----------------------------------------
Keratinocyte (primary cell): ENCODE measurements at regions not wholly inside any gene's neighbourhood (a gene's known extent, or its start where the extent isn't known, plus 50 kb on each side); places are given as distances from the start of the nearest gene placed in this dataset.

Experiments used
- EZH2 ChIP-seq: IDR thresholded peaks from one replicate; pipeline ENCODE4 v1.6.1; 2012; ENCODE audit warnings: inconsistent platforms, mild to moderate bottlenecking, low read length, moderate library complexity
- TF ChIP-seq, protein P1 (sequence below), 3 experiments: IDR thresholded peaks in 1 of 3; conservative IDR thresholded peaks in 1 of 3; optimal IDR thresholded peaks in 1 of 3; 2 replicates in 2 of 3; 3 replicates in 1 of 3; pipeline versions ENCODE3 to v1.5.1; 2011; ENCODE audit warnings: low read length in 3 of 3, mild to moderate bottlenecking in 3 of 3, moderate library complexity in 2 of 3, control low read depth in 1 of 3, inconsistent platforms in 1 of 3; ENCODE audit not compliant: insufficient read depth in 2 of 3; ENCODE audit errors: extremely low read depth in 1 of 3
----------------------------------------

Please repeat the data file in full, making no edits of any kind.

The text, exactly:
Keratinocyte (primary cell): ENCODE measurements at regions not wholly inside any gene's neighbourhood (a gene's known extent, or its start where the extent isn't known, plus 50 kb on each side); places are given as distances from the start of the nearest gene placed in this dataset.

Experiments used
- EZH2 ChIP-seq: IDR thresholded peaks from one replicate; pipeline ENCODE4 v1.6.1; 2012; ENCODE audit warnings: inconsistent platforms, mild to moderate bottlenecking, low read length, moderate library complexity
- TF ChIP-seq, protein P1 (sequence below), 3 experiments: IDR thresholded peaks in 1 of 3; conservative IDR thresholded peaks in 1 of 3; optimal IDR thresholded peaks in 1 of 3; 2 replicates in 2 of 3; 3 replicates in 1 of 3; pipeline versions ENCODE3 to v1.5.1; 2011; ENCODE audit warnings: low read length in 3 of 3, mild to moderate bottlenecking in 3 of 3, moderate library complexity in 2 of 3, control low read depth in 1 of 3, inconsistent platforms in 1 of 3; ENCODE audit not compliant: insufficient read depth in 2 of 3; ENCODE audit errors: extremely low read depth in 1 of 3